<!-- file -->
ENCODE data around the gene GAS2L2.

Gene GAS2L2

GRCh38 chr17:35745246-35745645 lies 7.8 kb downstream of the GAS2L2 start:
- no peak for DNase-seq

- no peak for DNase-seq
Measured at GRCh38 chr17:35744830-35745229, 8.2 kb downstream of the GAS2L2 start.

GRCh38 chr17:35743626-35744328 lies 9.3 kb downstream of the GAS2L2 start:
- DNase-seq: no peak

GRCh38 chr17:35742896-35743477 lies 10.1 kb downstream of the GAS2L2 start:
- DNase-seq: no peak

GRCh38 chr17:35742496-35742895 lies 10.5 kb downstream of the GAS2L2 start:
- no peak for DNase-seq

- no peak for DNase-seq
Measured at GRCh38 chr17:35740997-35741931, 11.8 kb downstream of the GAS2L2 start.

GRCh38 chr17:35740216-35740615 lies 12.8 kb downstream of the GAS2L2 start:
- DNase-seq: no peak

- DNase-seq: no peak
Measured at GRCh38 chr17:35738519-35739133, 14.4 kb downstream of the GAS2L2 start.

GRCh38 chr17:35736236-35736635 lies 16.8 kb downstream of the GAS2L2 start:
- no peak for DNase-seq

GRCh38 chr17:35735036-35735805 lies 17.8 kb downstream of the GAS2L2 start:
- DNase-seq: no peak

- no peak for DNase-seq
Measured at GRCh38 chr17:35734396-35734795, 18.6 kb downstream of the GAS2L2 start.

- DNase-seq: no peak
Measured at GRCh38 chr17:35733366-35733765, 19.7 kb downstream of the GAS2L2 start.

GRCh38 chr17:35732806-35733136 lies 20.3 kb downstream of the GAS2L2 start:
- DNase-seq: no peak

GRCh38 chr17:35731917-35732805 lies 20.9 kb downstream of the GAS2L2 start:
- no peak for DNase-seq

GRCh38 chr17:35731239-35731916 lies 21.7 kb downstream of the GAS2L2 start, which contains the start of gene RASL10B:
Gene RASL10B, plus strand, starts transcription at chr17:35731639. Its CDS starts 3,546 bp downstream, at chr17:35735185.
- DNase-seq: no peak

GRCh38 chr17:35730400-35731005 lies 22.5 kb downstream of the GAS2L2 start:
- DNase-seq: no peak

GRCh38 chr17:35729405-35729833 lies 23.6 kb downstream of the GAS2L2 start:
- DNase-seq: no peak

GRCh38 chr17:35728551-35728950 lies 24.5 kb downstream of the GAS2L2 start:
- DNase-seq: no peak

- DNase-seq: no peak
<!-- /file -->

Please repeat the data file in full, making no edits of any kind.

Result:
ENCODE data around the gene GAS2L2.

Gene GAS2L2

GRCh38 chr17:35745246-35745645 lies 7.8 kb downstream of the GAS2L2 start:
- no peak for DNase-seq

- no peak for DNase-seq
Measured at GRCh38 chr17:35744830-35745229, 8.2 kb downstream of the GAS2L2 start.

GRCh38 chr17:35743626-35744328 lies 9.3 kb downstream of the GAS2L2 start:
- DNase-seq: no peak

GRCh38 chr17:35742896-35743477 lies 10.1 kb downstream of the GAS2L2 start:
- DNase-seq: no peak

GRCh38 chr17:35742496-35742895 lies 10.5 kb downstream of the GAS2L2 start:
- no peak for DNase-seq

- no peak for DNase-seq
Measured at GRCh38 chr17:35740997-35741931, 11.8 kb downstream of the GAS2L2 start.

GRCh38 chr17:35740216-35740615 lies 12.8 kb downstream of the GAS2L2 start:
- DNase-seq: no peak

- DNase-seq: no peak
Measured at GRCh38 chr17:35738519-35739133, 14.4 kb downstream of the GAS2L2 start.

GRCh38 chr17:35736236-35736635 lies 16.8 kb downstream of the GAS2L2 start:
- no peak for DNase-seq

GRCh38 chr17:35735036-35735805 lies 17.8 kb downstream of the GAS2L2 start:
- DNase-seq: no peak

- no peak for DNase-seq
Measured at GRCh38 chr17:35734396-35734795, 18.6 kb downstream of the GAS2L2 start.

- DNase-seq: no peak
Measured at GRCh38 chr17:35733366-35733765, 19.7 kb downstream of the GAS2L2 start.

GRCh38 chr17:35732806-35733136 lies 20.3 kb downstream of the GAS2L2 start:
- DNase-seq: no peak

GRCh38 chr17:35731917-35732805 lies 20.9 kb downstream of the GAS2L2 start:
- no peak for DNase-seq

GRCh38 chr17:35731239-35731916 lies 21.7 kb downstream of the GAS2L2 start, which contains the start of gene RASL10B:
Gene RASL10B, plus strand, starts transcription at chr17:35731639. Its CDS starts 3,546 bp downstream, at chr17:35735185.
- DNase-seq: no peak

GRCh38 chr17:35730400-35731005 lies 22.5 kb downstream of the GAS2L2 start:
- DNase-seq: no peak

GRCh38 chr17:35729405-35729833 lies 23.6 kb downstream of the GAS2L2 start:
- DNase-seq: no peak

GRCh38 chr17:35728551-35728950 lies 24.5 kb downstream of the GAS2L2 start:
- DNase-seq: no peak

- DNase-seq: no peak